Monday afternoon I made some bean stew. It was going to be chili but as I began cooking the things in the pot sort of took on a life of their own. Maybe it woman's prerogative or just a wandering mind but I often start out making one thing only to watch it transform into a completely different meal as it comes together. Fortunately my family doesn't care and I enjoy the process as much as the product. More evenings than not, we sit down at the table and I cautiously inform Mr. Second Helpings that "this was a bit of an experiment."
The boldest example of my kitchen experimenting has to be last November's Leftover Thanksgiving Dinner Pizza. I made it for company, without a pretest of the recipe, and I had no idea what was going to happen when all the different flavors came together. To my relief the pizza was shockingly tasty and I may even make it again this year.
Though some of my experiments never make a second appearance (a bright purple stroganoff comes to mind), I have discovered some really fun and delicious new recipes along the way. Three Bean Stew goes in the delicious column.
I called this a stew and not a soup because its slowly simmered ingredients yield a thick and slightly creamy texture. I chose three types of dry beans from my pantry (black, great northern, and garbanzo) and let them soak overnight. After years of preferring the convenience of canned beans I have completely converted to starting with dry. I prefer the taste and tender texture of beans that have soaked to the convenience of opening a can. Dry beans are also much cheaper and there is never a question of what other ingredients may be included.
The secret ingredient behind the stew's luscious texture is an eggplant. I have always been curious about eggplant but it wasn't until recently that I brought one home to see what I could do with it. After the success of turning it into a lasagna I wondered how it would do in a soup. By cubing it and letting the eggplant simmer for a long time on low heat it softened and mixed into the broth creating a fantastically satisfying stewy consistency. The eggplant also has such a subtle flavor that it took on all seasonings I threw in and let them sing.
With so few calories and not much fat this stew leaves plenty of room for fancying up with garnishes but is incredibly filling all on its own. Oh - and it happens to be vegan, gluten free, soy free, and dairy free (double check the ingredient labels if needed).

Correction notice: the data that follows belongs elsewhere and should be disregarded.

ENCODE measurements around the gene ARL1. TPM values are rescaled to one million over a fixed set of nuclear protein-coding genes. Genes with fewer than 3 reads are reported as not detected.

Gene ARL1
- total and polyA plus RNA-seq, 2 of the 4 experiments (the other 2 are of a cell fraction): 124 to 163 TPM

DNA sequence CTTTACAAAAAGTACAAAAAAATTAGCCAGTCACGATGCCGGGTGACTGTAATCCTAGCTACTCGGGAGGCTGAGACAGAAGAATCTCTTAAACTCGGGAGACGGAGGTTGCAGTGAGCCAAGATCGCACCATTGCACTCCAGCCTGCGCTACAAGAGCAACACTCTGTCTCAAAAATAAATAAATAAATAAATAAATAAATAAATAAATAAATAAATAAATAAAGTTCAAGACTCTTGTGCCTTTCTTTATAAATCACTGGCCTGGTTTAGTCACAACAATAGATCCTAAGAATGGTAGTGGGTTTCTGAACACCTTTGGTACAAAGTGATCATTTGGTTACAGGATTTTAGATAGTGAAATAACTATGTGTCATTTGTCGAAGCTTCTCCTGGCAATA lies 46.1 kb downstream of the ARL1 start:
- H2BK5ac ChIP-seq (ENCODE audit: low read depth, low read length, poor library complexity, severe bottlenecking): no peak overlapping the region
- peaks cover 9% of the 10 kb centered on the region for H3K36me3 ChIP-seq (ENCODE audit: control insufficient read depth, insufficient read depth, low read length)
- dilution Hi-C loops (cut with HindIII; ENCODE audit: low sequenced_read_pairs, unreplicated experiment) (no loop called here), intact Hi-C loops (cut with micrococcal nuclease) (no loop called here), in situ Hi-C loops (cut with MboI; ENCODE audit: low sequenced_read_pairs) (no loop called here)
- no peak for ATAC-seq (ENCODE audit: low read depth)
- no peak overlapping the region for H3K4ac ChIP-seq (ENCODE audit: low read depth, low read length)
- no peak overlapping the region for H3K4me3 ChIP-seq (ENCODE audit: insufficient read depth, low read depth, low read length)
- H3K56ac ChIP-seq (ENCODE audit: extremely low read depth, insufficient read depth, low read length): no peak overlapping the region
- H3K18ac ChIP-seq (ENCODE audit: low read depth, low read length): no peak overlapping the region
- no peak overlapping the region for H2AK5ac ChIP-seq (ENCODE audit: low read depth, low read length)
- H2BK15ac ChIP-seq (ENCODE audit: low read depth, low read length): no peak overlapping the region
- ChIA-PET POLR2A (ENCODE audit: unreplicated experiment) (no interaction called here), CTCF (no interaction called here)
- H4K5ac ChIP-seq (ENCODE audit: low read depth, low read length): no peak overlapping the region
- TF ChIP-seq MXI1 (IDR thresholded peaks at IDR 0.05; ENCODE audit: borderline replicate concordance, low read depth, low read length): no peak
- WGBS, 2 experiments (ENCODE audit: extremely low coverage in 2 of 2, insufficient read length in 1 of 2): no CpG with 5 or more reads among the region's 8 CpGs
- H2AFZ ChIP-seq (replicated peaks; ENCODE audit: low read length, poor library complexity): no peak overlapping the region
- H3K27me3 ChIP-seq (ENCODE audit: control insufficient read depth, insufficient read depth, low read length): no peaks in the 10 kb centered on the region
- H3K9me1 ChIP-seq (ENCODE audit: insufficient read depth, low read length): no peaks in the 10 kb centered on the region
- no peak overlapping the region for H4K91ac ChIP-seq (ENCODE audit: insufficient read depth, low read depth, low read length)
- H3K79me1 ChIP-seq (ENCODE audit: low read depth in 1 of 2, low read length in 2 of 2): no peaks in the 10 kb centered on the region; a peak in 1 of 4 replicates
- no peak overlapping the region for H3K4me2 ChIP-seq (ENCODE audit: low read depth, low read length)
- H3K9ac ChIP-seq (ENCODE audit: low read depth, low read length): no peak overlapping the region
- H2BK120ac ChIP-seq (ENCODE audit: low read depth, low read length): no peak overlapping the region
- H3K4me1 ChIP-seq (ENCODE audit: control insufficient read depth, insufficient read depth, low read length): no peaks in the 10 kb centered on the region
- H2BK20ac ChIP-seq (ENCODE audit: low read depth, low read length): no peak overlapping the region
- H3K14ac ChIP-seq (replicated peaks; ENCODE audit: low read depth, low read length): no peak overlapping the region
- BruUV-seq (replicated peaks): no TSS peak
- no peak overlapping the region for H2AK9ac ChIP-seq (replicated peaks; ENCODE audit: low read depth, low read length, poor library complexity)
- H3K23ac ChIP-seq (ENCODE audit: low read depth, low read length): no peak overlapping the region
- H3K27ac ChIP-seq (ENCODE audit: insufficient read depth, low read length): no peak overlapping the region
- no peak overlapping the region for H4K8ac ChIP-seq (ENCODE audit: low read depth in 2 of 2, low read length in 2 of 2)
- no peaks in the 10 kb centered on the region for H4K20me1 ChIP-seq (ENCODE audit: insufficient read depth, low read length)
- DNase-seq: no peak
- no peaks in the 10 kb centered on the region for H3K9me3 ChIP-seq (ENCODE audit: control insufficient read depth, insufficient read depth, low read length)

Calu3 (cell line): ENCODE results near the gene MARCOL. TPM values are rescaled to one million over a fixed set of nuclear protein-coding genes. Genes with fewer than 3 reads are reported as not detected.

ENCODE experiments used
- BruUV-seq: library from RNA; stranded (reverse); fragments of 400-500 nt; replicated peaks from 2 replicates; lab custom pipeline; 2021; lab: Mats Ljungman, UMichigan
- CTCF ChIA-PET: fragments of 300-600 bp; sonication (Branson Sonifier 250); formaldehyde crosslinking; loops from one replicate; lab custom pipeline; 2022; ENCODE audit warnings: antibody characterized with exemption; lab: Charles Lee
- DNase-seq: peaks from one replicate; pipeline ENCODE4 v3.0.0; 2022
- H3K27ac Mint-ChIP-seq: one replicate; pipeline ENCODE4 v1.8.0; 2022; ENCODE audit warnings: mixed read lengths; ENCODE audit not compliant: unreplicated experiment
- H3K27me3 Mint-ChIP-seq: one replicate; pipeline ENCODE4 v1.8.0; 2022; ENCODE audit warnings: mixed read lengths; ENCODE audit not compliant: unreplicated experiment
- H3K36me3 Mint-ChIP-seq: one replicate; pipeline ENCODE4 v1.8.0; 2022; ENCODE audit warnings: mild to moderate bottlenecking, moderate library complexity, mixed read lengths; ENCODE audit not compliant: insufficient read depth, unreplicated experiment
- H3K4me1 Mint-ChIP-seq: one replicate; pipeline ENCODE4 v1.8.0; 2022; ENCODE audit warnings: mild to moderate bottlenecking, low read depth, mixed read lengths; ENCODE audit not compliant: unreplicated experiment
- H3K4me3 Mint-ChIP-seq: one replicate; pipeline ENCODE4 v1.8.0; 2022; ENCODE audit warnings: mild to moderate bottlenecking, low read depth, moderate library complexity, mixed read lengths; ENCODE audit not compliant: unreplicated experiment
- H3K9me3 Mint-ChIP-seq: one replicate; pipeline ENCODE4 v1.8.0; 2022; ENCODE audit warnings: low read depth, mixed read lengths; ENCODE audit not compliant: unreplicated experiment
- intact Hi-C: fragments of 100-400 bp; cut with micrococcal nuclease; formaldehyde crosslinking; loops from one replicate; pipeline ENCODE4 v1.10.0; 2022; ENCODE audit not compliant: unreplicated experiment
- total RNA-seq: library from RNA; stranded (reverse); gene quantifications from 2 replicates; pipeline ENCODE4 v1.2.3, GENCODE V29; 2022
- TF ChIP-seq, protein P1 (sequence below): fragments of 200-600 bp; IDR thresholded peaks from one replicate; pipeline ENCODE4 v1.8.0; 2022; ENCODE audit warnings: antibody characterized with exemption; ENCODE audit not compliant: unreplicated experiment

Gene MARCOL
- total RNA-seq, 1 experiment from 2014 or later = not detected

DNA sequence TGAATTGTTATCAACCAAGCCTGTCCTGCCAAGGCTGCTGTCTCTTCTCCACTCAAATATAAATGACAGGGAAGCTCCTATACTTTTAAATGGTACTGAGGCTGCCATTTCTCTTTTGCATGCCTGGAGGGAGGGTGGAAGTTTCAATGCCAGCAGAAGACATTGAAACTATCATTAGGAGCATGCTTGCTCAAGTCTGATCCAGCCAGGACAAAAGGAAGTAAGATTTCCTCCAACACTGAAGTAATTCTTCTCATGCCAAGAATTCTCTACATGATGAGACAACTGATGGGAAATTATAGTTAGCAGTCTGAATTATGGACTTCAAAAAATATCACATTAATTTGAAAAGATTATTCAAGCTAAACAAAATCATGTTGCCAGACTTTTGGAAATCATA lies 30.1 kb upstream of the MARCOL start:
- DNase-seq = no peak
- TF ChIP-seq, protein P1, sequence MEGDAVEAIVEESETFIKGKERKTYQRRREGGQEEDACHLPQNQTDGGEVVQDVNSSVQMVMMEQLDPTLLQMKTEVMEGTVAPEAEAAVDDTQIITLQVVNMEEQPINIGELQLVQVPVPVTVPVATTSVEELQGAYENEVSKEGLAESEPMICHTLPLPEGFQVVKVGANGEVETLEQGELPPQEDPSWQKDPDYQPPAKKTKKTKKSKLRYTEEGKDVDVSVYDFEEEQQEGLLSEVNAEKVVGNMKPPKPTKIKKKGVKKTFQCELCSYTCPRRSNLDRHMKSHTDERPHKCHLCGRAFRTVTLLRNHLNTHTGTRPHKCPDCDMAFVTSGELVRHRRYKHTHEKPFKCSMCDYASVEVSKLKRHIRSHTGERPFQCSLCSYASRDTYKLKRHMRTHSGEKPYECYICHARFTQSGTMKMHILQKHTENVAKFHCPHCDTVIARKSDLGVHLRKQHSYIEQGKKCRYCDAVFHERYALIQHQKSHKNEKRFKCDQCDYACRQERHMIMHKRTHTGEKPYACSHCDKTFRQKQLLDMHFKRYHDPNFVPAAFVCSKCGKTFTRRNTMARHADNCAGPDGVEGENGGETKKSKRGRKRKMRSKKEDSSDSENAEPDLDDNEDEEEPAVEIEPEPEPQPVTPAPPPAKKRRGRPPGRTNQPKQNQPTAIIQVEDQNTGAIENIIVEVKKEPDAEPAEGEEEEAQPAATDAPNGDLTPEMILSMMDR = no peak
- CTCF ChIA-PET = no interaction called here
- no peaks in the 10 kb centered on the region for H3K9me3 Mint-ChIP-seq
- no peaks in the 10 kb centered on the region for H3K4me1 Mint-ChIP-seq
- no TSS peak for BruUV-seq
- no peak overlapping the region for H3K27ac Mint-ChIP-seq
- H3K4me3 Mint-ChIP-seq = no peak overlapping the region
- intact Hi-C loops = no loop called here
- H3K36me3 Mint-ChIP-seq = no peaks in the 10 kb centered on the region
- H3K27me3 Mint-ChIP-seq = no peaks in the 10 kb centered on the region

The best part about this stew, it's even better the next day - and the next! Not bad for an experiment.
Three Bean Stew
Rich and creamy stew with a subtle spice and a hint of smoke. Thickening with eggplant enhances the bold flavors.
- 2 cups of dry black, white, and garbanzo beans soaked overnight (or 6 cups canned) - rinsed and drained
- 10 cups of water
- 1 yellow onion thin sliced
- 4 garlic cloves
- 9 teaspoon veggie bouillon, low sodium
- 2 teaspoon cumin
- ½ teaspoon smokey salt, or more to taste
- 30 oz of diced tomatoes with green chilies
- 1 - 2 TB finely diced canned jalapeño, use more or less to suit your taste preference
- 1 medium eggplant in 1 inch cubes
- 3 TB Worcestershire sauce*
Suggested garnishes: fresh lime or lemon juice, diced avocado, reduced or non-fat sour cream, crumbled tortilla chips, cilantro leaves, or additional jalapeño
- Soak 2 cups of dry beans overnight to yield approximately 6 cups of beans (or drain and rinse 6 cups of canned beans)
- In a large soup pot simmer beans with 10 cups of water on a medium high heat.
- As beans start to simmer add vegetable bouillon, onion, garlic, cumin, and salt. Simmering with the seasoning increases the overall flavor of the beans.
- After about 40 minutes of simmering the beans should be tender. Canned beans only need to simmer for about 10-15 minutes.
- Once beans are tender, add tomatoes and eggplant cubes - let simmer on low heat until eggplant has softened and begins to mix into the broth.
- Add Worcestershire sauce and leave to simmer on low heat until ready to serve, adding additional salt if desired.
- Serve the soup with a squirt of lime or lemon juice and desired garnishes.
Makes approximately 16 cups of stew.
Approximate nutrition for 1 cup of ungarnished soup: calories 66; fat .6 g; sodium 271 mg; carb 13 g; fiber 3 g; protein 3.5 g; PP 2 - Nutritional details will vary due to specific ingredients used especially the type of beans.